Slipping this under the New Year's wire...
I should also mention the very important point that Chimera Core includes suggestions and feedback from you--players of Chimera Basic, readers of the blog, and dedicated email correspondents. I can say without fear of contradiction that this version is the most complete and concise version of the Chimera RPG to date, since the game's inception in 2006.
One thing I've added is more examples, so gamers can better translate the core concepts into actual game situations. Naturally, combat mandates such illustration. To whet your appetite, here's the combat example from the upcoming Core rules. 
Klar the Barbarian and his companions, Kade the Archer and Kaye the Enchantress, are skulking about the Desert Temple of The Five Scorpions. They enter a large chamber, occupied by cultists.
This is an encounter, so time immediately switches to 10-second rounds. The GM’s first task is to determine the number of cultists. This is a keyed encounter, so the GM checks his notes and sees there are 1d4+2 cultists (he rolls and comes up with 6).
The GM determines encounter distance and rolls 12 on 3d6, meaning the cultists are 12” away. However, because the chamber is only 10" long, the GM simply decides that the cultists are on the very opposite side from where the party entered.
Each side rolls 1d6 to check for surprise. The party roll 1 and the cultists roll 2, indicating that Klar and his companions are surprised. This means that the cultists automatically gain initiative (essentially, they get a free round to act).
The GM rolls 2d6 for the cultists’ reaction. A result of 8 indicates they’re cautious; the GM decides they’ll make a show of force, so they draw their short swords, and stride boldly toward the party. Each cultist has MR 8”±1d6, so at the end of the first round, they’re 2” from the party.
The second round begins with initiative; each side rolls 2d6. The party’s 11 beats the cultists’ 8, so the party goes first, starting with the Movement phase.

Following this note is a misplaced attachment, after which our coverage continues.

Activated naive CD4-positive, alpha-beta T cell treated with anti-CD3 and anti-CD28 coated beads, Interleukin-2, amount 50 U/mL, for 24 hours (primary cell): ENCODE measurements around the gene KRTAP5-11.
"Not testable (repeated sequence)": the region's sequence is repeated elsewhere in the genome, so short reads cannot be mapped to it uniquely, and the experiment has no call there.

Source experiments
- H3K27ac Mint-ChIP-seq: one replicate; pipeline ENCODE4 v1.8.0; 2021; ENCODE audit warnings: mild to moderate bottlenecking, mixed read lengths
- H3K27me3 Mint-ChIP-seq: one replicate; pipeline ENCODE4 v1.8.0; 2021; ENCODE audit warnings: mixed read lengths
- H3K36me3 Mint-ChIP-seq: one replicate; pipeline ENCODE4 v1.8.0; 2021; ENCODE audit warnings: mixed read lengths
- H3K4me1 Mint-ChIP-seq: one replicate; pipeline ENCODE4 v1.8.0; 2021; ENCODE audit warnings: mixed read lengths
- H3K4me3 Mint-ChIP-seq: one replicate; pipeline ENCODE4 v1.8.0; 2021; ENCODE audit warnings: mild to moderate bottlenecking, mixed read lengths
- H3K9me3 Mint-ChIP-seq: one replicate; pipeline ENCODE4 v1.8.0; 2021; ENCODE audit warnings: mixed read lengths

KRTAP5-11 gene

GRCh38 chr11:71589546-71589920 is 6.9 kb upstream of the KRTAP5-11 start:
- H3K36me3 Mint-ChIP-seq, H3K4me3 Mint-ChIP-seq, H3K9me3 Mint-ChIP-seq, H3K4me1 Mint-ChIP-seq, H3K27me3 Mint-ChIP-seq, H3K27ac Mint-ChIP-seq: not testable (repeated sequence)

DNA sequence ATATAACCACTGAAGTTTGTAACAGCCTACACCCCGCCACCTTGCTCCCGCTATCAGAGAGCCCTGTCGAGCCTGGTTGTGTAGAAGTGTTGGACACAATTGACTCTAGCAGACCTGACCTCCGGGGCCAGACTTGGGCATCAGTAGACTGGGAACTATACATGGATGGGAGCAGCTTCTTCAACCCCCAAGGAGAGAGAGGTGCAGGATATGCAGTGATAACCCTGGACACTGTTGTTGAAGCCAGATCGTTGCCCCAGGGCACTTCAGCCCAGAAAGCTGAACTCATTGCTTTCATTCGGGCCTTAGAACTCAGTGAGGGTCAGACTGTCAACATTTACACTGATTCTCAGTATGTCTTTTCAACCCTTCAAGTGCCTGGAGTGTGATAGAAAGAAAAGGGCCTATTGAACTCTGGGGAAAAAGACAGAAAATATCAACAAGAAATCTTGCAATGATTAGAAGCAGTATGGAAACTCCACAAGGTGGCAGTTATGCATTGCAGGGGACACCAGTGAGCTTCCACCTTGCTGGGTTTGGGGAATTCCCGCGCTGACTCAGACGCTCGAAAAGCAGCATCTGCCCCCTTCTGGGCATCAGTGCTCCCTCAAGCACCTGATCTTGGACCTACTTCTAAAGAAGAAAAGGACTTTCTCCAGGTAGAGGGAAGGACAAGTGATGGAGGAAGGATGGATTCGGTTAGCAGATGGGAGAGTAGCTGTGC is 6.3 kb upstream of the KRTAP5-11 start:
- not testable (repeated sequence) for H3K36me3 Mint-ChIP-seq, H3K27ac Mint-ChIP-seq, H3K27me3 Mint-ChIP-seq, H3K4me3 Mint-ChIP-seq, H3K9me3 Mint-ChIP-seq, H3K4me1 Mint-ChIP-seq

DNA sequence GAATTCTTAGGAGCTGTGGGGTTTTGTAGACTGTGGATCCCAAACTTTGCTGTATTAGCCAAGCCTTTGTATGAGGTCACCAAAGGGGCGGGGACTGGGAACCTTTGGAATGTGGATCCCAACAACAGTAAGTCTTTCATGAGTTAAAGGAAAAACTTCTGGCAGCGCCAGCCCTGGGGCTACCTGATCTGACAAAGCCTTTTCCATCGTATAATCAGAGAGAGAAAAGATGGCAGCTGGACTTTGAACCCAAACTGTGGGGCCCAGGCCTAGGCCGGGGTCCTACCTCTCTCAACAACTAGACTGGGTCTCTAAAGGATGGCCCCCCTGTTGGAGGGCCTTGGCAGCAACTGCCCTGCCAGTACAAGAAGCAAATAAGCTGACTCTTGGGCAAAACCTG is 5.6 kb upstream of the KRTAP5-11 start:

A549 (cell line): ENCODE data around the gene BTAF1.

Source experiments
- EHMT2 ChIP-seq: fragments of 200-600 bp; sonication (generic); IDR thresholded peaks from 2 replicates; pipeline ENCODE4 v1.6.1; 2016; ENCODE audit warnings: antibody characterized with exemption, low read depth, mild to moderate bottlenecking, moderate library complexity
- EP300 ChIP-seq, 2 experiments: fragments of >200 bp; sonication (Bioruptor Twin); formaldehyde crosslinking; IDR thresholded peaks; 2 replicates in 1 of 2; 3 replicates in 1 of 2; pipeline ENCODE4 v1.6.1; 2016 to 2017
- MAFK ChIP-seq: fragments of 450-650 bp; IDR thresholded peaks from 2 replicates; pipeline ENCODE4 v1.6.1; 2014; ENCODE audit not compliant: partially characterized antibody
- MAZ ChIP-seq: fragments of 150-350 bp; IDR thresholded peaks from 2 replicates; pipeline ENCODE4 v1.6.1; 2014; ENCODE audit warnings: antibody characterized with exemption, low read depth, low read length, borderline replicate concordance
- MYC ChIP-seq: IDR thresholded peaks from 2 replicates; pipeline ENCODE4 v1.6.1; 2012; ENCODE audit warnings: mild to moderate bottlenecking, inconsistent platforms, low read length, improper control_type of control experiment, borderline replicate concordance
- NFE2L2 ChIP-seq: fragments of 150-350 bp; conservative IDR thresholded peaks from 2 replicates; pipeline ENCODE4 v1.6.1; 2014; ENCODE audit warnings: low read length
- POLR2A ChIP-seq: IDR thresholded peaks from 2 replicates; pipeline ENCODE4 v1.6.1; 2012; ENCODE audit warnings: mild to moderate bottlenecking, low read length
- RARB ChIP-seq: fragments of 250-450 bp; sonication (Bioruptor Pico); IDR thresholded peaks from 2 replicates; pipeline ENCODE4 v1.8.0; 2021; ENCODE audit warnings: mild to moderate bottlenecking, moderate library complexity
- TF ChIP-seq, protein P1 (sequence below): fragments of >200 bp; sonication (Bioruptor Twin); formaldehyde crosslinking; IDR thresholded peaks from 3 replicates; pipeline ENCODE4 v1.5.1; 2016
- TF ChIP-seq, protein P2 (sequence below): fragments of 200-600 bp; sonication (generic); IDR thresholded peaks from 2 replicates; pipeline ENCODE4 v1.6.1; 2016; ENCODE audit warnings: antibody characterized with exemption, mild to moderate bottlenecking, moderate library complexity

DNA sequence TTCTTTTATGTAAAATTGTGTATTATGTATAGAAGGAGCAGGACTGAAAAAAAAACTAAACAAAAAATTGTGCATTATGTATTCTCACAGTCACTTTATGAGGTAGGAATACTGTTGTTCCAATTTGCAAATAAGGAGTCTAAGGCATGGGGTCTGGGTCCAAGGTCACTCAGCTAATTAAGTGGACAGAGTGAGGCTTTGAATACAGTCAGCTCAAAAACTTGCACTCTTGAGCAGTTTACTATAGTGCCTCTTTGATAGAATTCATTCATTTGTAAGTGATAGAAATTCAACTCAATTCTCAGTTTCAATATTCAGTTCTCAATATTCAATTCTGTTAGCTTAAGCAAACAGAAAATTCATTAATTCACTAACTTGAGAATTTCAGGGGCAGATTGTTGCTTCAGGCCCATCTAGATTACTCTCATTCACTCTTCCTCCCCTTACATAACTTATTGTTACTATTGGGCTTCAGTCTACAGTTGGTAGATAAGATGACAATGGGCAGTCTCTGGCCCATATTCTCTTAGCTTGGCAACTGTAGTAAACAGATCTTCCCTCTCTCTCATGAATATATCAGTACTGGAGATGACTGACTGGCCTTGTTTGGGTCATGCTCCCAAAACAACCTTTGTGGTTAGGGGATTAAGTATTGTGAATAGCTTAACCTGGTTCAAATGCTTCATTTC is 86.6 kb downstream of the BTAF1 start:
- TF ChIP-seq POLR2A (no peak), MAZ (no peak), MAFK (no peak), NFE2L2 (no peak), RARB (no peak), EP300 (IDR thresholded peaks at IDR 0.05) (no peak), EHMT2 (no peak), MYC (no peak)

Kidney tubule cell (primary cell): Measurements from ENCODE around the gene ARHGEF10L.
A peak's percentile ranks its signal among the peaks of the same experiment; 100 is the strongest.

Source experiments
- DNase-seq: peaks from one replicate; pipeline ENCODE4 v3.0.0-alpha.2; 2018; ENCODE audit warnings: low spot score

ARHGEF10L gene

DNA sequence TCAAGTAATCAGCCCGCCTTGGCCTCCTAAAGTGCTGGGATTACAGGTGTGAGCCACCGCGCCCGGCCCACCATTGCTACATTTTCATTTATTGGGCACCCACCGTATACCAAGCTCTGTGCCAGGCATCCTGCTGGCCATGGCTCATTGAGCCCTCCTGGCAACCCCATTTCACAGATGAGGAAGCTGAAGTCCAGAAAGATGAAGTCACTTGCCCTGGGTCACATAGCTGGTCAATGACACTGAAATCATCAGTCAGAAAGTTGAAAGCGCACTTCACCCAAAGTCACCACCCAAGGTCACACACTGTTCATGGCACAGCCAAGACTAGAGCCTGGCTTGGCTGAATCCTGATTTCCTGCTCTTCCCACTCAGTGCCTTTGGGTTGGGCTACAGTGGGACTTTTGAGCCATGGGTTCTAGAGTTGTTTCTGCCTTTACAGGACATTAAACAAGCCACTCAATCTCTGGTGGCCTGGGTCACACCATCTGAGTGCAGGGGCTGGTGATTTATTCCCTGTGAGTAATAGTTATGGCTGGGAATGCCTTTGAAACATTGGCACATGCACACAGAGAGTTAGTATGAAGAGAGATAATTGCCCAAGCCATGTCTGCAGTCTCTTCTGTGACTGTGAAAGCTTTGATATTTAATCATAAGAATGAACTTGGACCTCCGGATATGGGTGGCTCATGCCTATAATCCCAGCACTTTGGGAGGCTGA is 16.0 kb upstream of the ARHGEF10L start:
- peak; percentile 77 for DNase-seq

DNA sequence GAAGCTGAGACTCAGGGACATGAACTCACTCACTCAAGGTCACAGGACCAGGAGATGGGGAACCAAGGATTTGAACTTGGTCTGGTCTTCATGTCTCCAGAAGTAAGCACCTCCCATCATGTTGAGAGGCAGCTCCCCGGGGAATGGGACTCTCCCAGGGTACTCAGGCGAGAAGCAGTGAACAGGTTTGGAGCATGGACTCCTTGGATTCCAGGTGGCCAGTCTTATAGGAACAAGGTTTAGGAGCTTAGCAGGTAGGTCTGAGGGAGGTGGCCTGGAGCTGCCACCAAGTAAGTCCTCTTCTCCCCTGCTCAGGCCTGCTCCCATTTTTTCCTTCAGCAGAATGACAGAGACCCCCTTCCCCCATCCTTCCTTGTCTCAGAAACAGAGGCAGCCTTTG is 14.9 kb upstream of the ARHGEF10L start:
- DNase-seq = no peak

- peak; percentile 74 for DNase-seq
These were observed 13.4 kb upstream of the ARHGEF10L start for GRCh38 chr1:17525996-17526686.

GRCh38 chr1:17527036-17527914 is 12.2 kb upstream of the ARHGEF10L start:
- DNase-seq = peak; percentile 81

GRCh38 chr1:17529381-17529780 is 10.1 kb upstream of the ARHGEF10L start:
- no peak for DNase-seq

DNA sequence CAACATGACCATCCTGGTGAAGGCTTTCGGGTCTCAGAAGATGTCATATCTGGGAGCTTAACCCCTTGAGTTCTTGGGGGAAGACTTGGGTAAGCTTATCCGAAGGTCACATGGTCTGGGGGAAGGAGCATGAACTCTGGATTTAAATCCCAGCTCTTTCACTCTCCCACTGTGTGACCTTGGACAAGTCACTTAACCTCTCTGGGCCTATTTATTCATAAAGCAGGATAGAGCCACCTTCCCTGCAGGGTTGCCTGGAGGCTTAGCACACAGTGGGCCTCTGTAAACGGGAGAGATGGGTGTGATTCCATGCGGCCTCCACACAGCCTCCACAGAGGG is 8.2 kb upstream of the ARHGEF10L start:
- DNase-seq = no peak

Klar wants to attack with his axe, so he moves 2” to get within melee range of the nearest cultist (though he can’t make his attack until the Melee phase). Kade will fire his short bow, and since the cultists are within the bow’s 4” range, he stays put. Likewise, Kaye decides she’ll loose a spell, so she decides to hold her ground. The Movement phase is over.
No one acts during the Mischief phase, so the GM moves onto Missile fire. Kade fires his short bow at the nearest cultist with a d20 Shoot roll of 6, adjusted to 8 for his Shoot AR +2. It’s just enough to hit the cultist’s MR 8”, and Kade rolls 1d4 for damage. He gets a 4; the cultist’s Defence of 1 reduces this to 3, so he’s hit for a sev3 wound. Unfortunately for him, this exceeds his Wound Limit of 2, so he’s vanquished.
The Power phase is next, and Kaye casts her Desert Sting spell (i.e., the shock power) at the nearest cultist. Her d20 Wield roll of 13 is adjusted to 15 (Wield +2), which is a Normal Success against shock’s TN 12. The cultist misses his Athletics roll to resist the shock (power TN + Wield AR = TN 14) so Kaye rolls 1d4+2 damage (+2 for being 2nd-level) and comes up with 5. The cultist’s DF 1 reduces this to 4, which (again) exceeds his WL 2, so he’s vanquished as well.